The Thoughts That Keep Me Up At Night
Sometimes, when I lie in bed at night, I think about you.
I think about the day we had. I think about all the things I didn’t do for you, and all the things I did do for you, but didn’t do right. I think about the things I said to you, and the things I didn’t say to you, but should have.
I think about those moments when my words or actions caused a shadow of pain, shock, or disappointment to flicker across your usually vibrant face.
I think about all of the mistakes I made throughout the day, and all of the things I wish I could go back and do over.
I think about how I yelled at you when you spilled your cereal all over the kitchen floor. You were only trying to help me by bringing your dishes to the sink. I could have said, “It’s okay, honey. Mama spills stuff, too. Thank you for bringing me your bowl.” I could have handed you the broom and allowed you to sweep it up like big boy. You would have loved that.
I think about how I waved you off—saying, “not now”—when you brought me the “First 100 Trucks” book to read to you for the millionth time. It’s not so much a “reading” book as it is a point-and-shout book, and I could feel a headache coming on. But I could have popped an Advil and taken 15 minutes to cherish the weight of your tiny toddler body curled in my lap. I could have smiled as you proudly pointed out the aerial ladder truck. (It’s your favorite.)
I think about how I muttered, “fuck this,” under my breath when you refused to eat the fish bites I made for lunch, choosing instead to run around the kitchen with your arms out like an airplane. I know you didn’t hear me, but that doesn’t matter. I heard me. I don’t know why I got so upset. You’re a toddler, and your body is as active as your imagination. I could have told you that airplanes need fuel, handed you the Nutri-Grain bar you’d been begging for, and flown around the kitchen with you.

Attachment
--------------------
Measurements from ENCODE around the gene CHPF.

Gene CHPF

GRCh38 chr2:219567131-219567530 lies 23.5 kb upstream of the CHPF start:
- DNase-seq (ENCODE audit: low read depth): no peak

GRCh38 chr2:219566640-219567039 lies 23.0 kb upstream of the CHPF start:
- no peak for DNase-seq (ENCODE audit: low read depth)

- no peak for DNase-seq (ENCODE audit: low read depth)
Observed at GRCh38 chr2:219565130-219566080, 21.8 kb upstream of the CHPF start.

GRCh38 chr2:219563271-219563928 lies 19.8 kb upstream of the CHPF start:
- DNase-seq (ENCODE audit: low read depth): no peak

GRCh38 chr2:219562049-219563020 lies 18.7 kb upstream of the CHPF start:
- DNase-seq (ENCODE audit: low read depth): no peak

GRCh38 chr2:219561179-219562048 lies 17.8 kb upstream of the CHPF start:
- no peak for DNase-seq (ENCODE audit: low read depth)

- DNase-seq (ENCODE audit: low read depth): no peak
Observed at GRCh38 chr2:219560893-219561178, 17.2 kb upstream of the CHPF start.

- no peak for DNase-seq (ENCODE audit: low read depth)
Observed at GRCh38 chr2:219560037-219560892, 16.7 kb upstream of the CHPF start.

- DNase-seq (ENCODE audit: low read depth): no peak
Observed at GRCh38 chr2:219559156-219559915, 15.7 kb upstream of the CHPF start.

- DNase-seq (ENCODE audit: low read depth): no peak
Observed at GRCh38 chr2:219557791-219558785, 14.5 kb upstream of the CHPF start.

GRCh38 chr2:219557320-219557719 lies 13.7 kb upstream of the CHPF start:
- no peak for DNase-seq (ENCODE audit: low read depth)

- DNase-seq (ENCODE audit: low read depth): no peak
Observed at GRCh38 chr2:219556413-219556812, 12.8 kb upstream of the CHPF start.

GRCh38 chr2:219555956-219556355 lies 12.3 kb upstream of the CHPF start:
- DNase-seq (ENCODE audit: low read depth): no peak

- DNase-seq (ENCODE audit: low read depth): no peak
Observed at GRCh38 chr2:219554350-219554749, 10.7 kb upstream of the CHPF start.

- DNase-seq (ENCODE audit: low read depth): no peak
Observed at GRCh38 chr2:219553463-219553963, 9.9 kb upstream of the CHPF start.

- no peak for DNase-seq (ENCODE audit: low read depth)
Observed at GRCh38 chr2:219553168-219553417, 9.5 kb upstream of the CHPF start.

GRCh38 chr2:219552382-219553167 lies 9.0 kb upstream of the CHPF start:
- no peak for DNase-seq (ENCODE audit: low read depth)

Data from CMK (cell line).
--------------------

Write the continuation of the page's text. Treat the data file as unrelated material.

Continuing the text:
I think about how angry I got when you wouldn’t stop pulling my hair, and how I dragged you to your room by the arm, accidentally-on-purpose tossing you in a little too hard. You fell on the floor and looked up at me with tears in your eyes. I should have scooped you up—right then and there—and said, “I’m sorry. Mama shouldn’t have pushed you like that. Sometimes grownups get upset and make mistakes, too.” Instead, I closed the door in your tear-streaked face.
I think about how you fought with your brother over who was going to “sit in Mama’s lap,” and how I irritably pushed you both away, saying, “Forget it. Now no one gets to sit with Mama.” You both just wanted to be close to me. I could have said, “let’s share mama’s lap,” grabbed a blanket, and asked you to join me for a snuggle party.
I think about how there will come a day when you can’t both fit in my lap, and a day when neither of you wants to be there.
I think about how much I’m going to miss you when you’re much further than just a few doors down at night.
I think about how fast you’re growing up, and how much that terrifies me, and how much time I’ve wasted getting upset with you over such inconsequential things.
I think about how much I love you—so much so that it feels like my heart is cracking from the fullness of you, tearing at the seams like a pillow that’s been overstuffed.
I think about you lying in your own bed, tucked away from me for the night, and my heart aches. It aches for you—in the absence of you—because it’s often not until you’re beyond my reach that I realize just how much I want to hold you close to me while I still have the chance.
And when I can’t fall asleep because of that ache, I think about how much I want to sneak into your room, lift you in my arms, and press you against my splintering heart like a giant band aid.
I think about how much I want to whisper “I’m sorry” in your ear as you rest your head in the concavity between my chin and shoulder, right against my pulse. I think about allowing the gentle rise and fall of your breath to synchronize with my heartbeat, reminding me that our separate lives were once one, and that you are a literal part of me.
I think about how soothing it would be to feel your tiny arms wrap around me, your perfect little body fitting into mine like a puzzle piece.
But I resist the urge to wake you. I won’t allow my thoughts to interrupt the peacefulness of your slumber the way they’ve interrupted mine.
Instead, as my head and heart fall heavily upon my pillow, I think about the days to come, and I promise myself that I’ll have better thoughts to lull me to sleep tomorrow.
This article was originally published on